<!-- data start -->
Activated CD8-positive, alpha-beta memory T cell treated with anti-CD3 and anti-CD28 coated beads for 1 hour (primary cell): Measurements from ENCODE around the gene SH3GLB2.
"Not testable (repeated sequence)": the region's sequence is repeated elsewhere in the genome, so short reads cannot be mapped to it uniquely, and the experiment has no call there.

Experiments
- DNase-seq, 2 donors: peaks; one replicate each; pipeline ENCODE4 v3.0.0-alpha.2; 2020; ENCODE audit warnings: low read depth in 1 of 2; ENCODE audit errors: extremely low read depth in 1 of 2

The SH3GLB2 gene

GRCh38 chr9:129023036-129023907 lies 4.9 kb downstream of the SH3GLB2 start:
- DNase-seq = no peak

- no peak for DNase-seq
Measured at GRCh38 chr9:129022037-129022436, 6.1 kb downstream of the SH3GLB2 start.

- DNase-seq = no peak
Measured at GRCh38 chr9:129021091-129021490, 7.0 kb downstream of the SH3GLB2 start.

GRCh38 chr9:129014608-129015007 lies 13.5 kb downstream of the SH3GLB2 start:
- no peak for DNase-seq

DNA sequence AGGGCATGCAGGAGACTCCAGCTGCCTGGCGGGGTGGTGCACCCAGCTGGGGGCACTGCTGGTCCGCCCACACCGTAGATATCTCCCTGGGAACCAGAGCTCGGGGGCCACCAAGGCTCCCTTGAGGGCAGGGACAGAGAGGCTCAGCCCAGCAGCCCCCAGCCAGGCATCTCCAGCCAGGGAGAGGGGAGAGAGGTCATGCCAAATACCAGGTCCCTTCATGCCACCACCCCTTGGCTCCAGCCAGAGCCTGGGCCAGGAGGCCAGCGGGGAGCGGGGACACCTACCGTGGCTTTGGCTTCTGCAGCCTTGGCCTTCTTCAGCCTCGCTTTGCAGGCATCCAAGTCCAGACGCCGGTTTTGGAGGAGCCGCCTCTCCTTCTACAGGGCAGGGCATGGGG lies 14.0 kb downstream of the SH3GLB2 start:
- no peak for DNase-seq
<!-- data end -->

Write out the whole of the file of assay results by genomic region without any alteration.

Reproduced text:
Activated CD8-positive, alpha-beta memory T cell treated with anti-CD3 and anti-CD28 coated beads for 1 hour (primary cell): Measurements from ENCODE around the gene SH3GLB2.
"Not testable (repeated sequence)": the region's sequence is repeated elsewhere in the genome, so short reads cannot be mapped to it uniquely, and the experiment has no call there.

Experiments
- DNase-seq, 2 donors: peaks; one replicate each; pipeline ENCODE4 v3.0.0-alpha.2; 2020; ENCODE audit warnings: low read depth in 1 of 2; ENCODE audit errors: extremely low read depth in 1 of 2

The SH3GLB2 gene

GRCh38 chr9:129023036-129023907 lies 4.9 kb downstream of the SH3GLB2 start:
- DNase-seq = no peak

- no peak for DNase-seq
Measured at GRCh38 chr9:129022037-129022436, 6.1 kb downstream of the SH3GLB2 start.

- DNase-seq = no peak
Measured at GRCh38 chr9:129021091-129021490, 7.0 kb downstream of the SH3GLB2 start.

GRCh38 chr9:129014608-129015007 lies 13.5 kb downstream of the SH3GLB2 start:
- no peak for DNase-seq

DNA sequence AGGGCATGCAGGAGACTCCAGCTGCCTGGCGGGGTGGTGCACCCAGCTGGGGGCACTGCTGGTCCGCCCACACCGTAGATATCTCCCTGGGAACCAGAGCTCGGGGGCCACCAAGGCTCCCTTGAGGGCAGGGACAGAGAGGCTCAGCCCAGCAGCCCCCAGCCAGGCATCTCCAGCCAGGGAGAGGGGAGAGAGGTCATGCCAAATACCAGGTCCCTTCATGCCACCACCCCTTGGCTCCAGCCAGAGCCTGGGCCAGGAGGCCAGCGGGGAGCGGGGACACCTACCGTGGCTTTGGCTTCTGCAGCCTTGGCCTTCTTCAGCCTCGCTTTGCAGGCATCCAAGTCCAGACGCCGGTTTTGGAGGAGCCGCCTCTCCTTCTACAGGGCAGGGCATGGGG lies 14.0 kb downstream of the SH3GLB2 start:
- no peak for DNase-seq